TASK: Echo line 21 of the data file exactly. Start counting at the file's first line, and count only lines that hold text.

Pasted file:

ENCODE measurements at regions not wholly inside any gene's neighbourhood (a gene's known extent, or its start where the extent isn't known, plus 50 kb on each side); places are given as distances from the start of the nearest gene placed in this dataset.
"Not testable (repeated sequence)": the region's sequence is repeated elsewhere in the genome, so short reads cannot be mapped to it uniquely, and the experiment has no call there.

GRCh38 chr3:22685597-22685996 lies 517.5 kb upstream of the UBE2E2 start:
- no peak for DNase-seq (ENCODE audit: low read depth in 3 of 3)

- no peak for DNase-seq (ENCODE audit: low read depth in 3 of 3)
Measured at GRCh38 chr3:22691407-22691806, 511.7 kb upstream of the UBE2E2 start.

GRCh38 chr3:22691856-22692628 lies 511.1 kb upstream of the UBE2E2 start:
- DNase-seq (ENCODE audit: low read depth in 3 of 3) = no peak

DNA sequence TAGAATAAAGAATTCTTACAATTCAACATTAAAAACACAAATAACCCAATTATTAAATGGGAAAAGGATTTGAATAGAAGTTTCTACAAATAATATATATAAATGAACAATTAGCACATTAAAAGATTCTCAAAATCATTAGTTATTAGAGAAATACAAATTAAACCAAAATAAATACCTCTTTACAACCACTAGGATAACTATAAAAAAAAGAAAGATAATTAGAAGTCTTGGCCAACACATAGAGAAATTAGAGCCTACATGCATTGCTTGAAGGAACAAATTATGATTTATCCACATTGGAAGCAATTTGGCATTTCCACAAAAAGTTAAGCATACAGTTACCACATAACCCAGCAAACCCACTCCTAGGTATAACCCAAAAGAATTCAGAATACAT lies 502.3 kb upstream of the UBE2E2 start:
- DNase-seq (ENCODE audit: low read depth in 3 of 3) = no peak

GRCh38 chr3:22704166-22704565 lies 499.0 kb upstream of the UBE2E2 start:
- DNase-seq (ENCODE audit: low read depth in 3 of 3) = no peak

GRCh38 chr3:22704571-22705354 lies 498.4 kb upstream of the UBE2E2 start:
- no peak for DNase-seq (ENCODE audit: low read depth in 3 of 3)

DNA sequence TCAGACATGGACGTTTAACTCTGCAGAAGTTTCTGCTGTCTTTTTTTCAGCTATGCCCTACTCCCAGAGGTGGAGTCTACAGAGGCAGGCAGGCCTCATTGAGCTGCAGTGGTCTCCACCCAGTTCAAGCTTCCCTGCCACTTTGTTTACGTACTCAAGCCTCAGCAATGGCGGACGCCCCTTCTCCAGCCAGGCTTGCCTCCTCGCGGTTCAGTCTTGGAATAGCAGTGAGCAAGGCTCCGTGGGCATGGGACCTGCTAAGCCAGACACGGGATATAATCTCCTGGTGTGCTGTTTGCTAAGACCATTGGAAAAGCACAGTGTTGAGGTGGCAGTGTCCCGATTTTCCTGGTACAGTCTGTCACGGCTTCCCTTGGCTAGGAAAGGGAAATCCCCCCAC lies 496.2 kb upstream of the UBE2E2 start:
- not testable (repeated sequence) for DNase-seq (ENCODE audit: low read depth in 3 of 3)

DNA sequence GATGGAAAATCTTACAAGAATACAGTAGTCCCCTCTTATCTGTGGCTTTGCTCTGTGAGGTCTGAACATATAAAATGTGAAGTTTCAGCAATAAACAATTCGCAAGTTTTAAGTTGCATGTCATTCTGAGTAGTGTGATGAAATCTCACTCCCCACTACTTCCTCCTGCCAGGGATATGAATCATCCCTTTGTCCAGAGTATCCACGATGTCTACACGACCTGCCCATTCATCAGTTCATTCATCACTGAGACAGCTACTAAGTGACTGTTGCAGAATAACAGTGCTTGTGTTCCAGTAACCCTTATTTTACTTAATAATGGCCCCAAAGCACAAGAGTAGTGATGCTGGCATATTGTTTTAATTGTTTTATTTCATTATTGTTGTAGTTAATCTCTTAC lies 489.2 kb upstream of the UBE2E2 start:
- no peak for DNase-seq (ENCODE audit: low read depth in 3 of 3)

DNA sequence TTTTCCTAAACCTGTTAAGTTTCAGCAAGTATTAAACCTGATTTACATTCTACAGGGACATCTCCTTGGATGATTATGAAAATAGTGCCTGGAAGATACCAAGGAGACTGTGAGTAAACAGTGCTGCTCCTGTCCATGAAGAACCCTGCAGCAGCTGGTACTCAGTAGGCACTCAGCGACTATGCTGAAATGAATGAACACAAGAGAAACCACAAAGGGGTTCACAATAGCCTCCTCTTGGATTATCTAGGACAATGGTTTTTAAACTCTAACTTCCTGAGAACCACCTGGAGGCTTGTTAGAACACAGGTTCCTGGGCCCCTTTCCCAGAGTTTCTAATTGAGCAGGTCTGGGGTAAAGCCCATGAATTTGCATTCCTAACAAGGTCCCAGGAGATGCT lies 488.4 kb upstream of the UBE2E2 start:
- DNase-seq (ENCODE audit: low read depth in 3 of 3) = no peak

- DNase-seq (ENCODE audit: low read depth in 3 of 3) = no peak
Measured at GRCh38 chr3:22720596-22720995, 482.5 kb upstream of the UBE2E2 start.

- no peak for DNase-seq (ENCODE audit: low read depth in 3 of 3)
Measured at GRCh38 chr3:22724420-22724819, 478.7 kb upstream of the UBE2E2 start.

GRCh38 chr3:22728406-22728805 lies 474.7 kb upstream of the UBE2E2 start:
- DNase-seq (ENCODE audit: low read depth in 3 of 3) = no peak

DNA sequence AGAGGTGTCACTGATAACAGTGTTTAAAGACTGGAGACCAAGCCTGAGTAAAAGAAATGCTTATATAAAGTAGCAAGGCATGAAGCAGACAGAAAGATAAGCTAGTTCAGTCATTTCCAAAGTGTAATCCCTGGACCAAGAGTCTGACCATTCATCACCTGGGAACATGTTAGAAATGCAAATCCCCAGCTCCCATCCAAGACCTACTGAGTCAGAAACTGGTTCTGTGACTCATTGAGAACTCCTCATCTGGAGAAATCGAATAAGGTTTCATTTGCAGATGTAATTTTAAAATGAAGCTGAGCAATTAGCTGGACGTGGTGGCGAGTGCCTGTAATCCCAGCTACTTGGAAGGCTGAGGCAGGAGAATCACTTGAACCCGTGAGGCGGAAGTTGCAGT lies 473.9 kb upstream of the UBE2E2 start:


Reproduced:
- DNase-seq (ENCODE audit: low read depth in 3 of 3) = no peak